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Clippers Surge Towards Playoffs: D.J. Foster Q&A

Aaron Fischman |
April 18, 2012 | 2:49 p.m. PDT

Associate Sports Editor

Chris Paul and Blake Griffin have teamed up for an exciting season thus far. (LSchinto/Creative Commons)
Chris Paul and Blake Griffin have teamed up for an exciting season thus far. (LSchinto/Creative Commons)
The Los Angeles Clippers clinched a playoff berth Monday for the first time in six seasons, earning them just their second playoff appearance since 1997.

When the Clippers won the 2009 NBA Draft Lottery, drafting star big man Blake Griffin out of the University of Oklahoma was a no-brainer. Unfortunately, during the final preseason game, the team's most promising player incurred a stress fracture in his left knee forcing him to miss the entire season.

Griffin’s rookie season would have to wait until 2010-11, but the 6-foot-10 power forward quickly proved he was worth the wait. Griffin won Rookie of the Year honors, but the Clippers finished an uninspiring 32-50. 

However, the reigning Rookie of the Year was rewarded with considerable help when the Clippers acquired Chris Paul after the Lakers’ trade for the five-time All-Star was vetoed four days earlier.

Although veteran guard Chauncey Billups went down with a season-ending Achilles tear on February 6, the Clippers presently find themselves in possession of the Western Conference's fourth seed with five games to go. As the playoffs approach, LA has won 12 of its last 14 games, including two victories over the talented Thunder in that stretch.

D.J. Foster of ESPN TrueHoop Network’s Clipperblog.com has graciously agreed to discuss the red-hot Clippers and their prospects for the upcoming postseason:    

Aaron Fischman: Second-year coach Vinny Del Negro has received a great deal of criticism from analysts and fans, alike. Do you think the criticism is warranted? 

D.J. Foster: I think the criticism regarding Del Negro as a game manager is warranted. Del Negro doesn't have a mastery of the X's and O's, and his attitude towards letting talent win instead of maximizing his talent with creative schemes is troubling. That said, his teams always play hard for him -- which is a big part of the battle in the NBA. Good motivator, lackluster tactician.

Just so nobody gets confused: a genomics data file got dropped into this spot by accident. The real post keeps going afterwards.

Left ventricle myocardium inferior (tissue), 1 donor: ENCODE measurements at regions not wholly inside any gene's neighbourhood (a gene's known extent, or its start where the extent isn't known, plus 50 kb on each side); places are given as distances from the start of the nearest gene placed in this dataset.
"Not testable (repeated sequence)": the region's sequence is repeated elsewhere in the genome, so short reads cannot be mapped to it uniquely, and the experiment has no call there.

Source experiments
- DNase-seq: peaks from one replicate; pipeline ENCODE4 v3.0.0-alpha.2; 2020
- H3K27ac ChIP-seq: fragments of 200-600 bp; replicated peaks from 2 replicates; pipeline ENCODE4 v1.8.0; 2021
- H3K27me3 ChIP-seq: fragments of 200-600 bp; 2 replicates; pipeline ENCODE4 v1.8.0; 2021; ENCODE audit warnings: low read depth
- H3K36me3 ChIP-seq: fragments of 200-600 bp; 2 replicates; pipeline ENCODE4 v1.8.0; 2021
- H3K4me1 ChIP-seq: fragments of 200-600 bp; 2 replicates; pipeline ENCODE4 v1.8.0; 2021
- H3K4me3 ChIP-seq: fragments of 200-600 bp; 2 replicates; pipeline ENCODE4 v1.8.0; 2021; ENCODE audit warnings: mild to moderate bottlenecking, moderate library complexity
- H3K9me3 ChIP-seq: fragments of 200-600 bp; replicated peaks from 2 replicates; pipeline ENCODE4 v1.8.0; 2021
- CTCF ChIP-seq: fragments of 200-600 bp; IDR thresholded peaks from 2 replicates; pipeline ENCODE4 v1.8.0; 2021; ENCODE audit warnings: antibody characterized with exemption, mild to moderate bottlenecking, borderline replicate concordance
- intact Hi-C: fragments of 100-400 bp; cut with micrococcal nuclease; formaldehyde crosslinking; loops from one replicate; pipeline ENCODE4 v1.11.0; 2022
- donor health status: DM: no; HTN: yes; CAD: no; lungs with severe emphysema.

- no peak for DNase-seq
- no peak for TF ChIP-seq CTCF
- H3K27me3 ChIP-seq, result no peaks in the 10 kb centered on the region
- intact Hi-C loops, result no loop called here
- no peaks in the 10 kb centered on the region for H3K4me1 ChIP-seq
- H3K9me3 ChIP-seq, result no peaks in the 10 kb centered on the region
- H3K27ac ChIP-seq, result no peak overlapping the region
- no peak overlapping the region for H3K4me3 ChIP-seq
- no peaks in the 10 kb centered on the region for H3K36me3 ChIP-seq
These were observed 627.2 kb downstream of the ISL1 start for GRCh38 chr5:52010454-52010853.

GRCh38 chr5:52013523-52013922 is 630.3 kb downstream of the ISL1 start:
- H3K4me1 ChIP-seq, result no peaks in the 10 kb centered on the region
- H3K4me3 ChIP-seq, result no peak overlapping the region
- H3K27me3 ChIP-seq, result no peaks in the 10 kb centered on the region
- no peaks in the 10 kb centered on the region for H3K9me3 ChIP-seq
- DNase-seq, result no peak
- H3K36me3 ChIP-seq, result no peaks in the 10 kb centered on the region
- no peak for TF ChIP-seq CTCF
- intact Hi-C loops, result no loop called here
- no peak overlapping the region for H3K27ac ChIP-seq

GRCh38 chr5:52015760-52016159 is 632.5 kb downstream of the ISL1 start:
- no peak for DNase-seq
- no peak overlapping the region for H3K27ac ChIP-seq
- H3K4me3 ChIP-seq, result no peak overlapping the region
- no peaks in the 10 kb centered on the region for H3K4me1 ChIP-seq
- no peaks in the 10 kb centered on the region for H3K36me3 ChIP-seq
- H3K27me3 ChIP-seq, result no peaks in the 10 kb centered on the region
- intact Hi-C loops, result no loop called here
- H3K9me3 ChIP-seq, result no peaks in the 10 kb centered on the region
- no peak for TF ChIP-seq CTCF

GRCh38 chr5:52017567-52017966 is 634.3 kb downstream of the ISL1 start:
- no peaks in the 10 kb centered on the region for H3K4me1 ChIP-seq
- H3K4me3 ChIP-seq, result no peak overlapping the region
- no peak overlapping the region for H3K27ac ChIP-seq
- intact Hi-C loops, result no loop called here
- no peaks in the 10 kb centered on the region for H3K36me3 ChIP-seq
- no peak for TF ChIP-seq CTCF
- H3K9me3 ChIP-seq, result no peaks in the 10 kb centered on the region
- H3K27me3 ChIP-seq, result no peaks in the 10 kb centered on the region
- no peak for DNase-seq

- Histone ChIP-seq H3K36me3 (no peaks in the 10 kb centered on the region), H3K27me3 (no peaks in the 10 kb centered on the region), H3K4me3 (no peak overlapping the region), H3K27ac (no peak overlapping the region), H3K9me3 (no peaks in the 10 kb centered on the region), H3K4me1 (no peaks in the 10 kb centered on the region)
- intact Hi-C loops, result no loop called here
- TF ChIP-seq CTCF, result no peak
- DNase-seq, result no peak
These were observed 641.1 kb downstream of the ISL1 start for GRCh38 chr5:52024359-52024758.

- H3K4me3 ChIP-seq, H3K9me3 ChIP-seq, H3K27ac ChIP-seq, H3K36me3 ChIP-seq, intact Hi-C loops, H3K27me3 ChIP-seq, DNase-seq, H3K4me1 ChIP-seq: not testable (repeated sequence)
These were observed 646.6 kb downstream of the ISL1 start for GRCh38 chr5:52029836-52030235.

AF: If you had to estimate, how many fewer wins would the Clippers have if Chris Paul weren’t on the team?

Foster: You never really know for sure, but I'd guess it would be about 12 or 13 games at this point. Paul regularly is among league leaders in the "Win Shares" stat, an advanced metric that awards shares of a win based on a player's individual performance. I definitely don't think the Clippers are a playoff team without him.  

AF: Where does Paul belong in the league’s Most Valuable Player discussion?

Foster: He's in the top 3 with LeBron and Durant. I think you can make the argument for Paul over Durant, especially since Paul taking the Clippers to a top 4 seed is a better story, but it's tough to argue against LeBron. He's having one of the best statistical seasons EVER. That should be enough to win him the MVP.

AF: How would you rate Blake Griffin’s all-around game at this point, less than two full playing seasons into his career? 

Blake Griffin has inflicted and received a great deal of physical punishment this season. (Keith Allison/Creative Commons)
Blake Griffin has inflicted and received a great deal of physical punishment this season. (Keith Allison/Creative Commons)

Foster: He's on the cusp of greatness, but he won't get there until he dedicates himself to becoming a good defensive player. Most nights Griffin is a disaster on that end, and unless he wants to become Amare 2.0, lazy defensive play won't launch him into the pantheon of great power forwards like Duncan and Garnett. The expectations are high, but with great talent comes great responsibility. 

AF: Griffin is despised by many players and fans around the league. I know hate is a strong word, but what makes Griffin so easy to hate?